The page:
When the Ursuline nuns learned that Andrew Jackson’s forces had prevailed over the British on the Chalmette battlefield on Jan. 8, 1815, their mother superior made what Sister Donna Hyndman today describes as a “rather rash’’ promise.
She said the nuns, who had held an all-night vigil to implore the help of Our Lady of Prompt Succor for the American forces in the Battle of New Orleans, would hold a thanksgiving Mass on that day — in perpetuity.
Mother Ste. Marie Olivier de Vezin’s spiritual descendants, including Hyndman, have honored her pledge ever since. And when the bicentennial of the Battle of New Orleans arrives in two months, the Mass that commemorates that seemingly miraculous victory will be celebrated in a shrine that has undergone what the sisters see as a miraculous transformation in its own right.
Three years ago, Sister Carla Dolce, prioress of the Ursuline Convent, was faced with a serious challenge. The shrine on their State Street campus, built in 1928, was deteriorating, with a badly leaking slate roof, an entrance that was poorly lit and hard to navigate, and an interior that was dingy and dimly lighted. Even the pews were showing significant wear and tear. They were cracked and falling apart, with kneelers that were heavy, awkward and, in some cases, broken, said Leon Poché, a member of the shrine’s board.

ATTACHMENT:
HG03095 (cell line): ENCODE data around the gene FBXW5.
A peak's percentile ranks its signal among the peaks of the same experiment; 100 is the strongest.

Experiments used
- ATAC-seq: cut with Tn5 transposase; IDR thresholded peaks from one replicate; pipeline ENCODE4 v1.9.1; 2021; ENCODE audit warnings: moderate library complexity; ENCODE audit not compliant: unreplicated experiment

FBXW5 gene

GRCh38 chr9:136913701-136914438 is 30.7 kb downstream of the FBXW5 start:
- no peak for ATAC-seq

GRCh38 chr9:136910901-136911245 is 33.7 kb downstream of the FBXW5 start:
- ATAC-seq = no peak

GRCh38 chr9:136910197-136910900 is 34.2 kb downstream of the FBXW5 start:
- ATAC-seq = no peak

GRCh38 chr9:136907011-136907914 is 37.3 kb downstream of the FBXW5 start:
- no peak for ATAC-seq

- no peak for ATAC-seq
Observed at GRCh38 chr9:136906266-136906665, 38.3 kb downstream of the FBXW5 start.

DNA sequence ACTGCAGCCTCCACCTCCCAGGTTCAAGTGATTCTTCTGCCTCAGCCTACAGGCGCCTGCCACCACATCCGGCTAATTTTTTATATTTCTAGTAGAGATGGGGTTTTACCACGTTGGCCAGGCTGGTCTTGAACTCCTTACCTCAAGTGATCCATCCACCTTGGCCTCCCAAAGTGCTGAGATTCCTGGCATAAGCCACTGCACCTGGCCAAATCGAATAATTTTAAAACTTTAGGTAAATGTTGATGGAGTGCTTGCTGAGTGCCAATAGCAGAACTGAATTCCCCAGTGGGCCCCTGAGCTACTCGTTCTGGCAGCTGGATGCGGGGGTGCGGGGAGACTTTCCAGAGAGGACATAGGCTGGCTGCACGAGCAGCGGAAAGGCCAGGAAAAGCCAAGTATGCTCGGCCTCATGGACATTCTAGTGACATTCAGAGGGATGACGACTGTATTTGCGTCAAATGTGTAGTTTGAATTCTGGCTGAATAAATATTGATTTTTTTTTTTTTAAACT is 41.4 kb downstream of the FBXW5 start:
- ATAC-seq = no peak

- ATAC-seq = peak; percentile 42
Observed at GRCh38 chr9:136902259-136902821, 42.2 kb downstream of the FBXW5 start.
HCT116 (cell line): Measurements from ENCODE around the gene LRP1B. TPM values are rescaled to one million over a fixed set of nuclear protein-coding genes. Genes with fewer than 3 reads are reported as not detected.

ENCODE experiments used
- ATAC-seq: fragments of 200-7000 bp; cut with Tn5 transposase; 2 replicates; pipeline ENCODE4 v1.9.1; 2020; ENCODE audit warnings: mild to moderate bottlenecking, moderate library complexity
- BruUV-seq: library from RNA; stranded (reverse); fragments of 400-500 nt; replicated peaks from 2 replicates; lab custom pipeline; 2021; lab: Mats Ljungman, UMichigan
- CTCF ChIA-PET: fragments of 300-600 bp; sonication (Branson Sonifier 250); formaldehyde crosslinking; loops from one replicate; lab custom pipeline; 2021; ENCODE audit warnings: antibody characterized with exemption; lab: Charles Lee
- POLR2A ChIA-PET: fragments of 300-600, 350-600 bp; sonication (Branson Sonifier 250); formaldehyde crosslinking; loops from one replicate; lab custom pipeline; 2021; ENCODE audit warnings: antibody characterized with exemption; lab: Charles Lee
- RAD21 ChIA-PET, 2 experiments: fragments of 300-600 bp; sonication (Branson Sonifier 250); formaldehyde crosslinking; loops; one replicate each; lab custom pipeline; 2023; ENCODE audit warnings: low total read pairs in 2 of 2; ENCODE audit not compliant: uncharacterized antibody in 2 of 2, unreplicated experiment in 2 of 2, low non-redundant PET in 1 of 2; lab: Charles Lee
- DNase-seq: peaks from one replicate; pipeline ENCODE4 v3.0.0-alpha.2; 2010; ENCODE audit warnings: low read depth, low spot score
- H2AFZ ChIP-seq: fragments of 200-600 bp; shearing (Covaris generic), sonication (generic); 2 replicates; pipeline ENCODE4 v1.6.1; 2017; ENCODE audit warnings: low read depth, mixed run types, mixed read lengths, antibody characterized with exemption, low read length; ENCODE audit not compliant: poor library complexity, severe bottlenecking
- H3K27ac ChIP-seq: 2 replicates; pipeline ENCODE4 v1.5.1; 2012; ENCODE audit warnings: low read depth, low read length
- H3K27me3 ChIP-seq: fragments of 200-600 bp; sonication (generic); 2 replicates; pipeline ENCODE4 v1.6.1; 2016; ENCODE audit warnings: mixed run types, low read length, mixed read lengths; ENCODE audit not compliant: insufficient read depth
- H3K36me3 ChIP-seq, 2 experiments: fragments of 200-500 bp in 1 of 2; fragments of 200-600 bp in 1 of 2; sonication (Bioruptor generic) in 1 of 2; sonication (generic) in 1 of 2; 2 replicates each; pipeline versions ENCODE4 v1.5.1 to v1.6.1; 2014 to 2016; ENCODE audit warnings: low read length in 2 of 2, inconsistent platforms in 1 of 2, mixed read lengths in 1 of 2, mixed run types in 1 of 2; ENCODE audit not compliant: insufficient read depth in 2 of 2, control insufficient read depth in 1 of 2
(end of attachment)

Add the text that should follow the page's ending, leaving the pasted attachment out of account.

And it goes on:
Just replacing the slate roof — a necessity to preserving the shrine — seemed out of reach financially. The prioress, grasping for ideas, was thinking of getting donated slates and volunteer labor. “It was a terrible idea, it would have never worked, but it showed how hopeless we were,’’ Dolce said.
But the Ursuline nuns, who look to Our Lady of Prompt Succor as a provider of speedy answers to prayer, experienced exactly that.
Phyllis Taylor, whose philanthropist husband Patrick Taylor had replaced a termite-riddled floor in the shrine 20 years earlier, heard about their leaking roof. She donated the money for a new one, which was installed in 2013.
“The thing about Phyllis Taylor was not only the money and that we replaced the roof. She gave us hope that we could do it,’’ Dolce said. “She was sent by Our Lady of Prompt Succor. She was the answer to our prayers.’’
While the roof was the most critical renovation, the nuns didn’t want to stop there. The entrance to the shrine wasn’t safe for worshippers, especially during the fall and winter when it’s dark at the end of the 5 p.m. weekday Mass.
The sisters also were thinking about the future needs of the aging building and wanted to create a $500,000 endowment to ensure its continued good repair. Their goal was to raise $2.5 million and finish the work in time for the 200th anniversary — a tall order, but one they expect to realize.
“Once Phyllis gave us the money, it just seemed like the money started coming in,’’ Poché said.
The nuns suddenly could afford to get building’s exterior waterproofed, the interior painted and the pews in the main chapel replaced. They also got new LED lighting and a modern sound system.
“That’s essential to worship in every church,’’ Dolce said. “The faithful need to hear the word of God.’’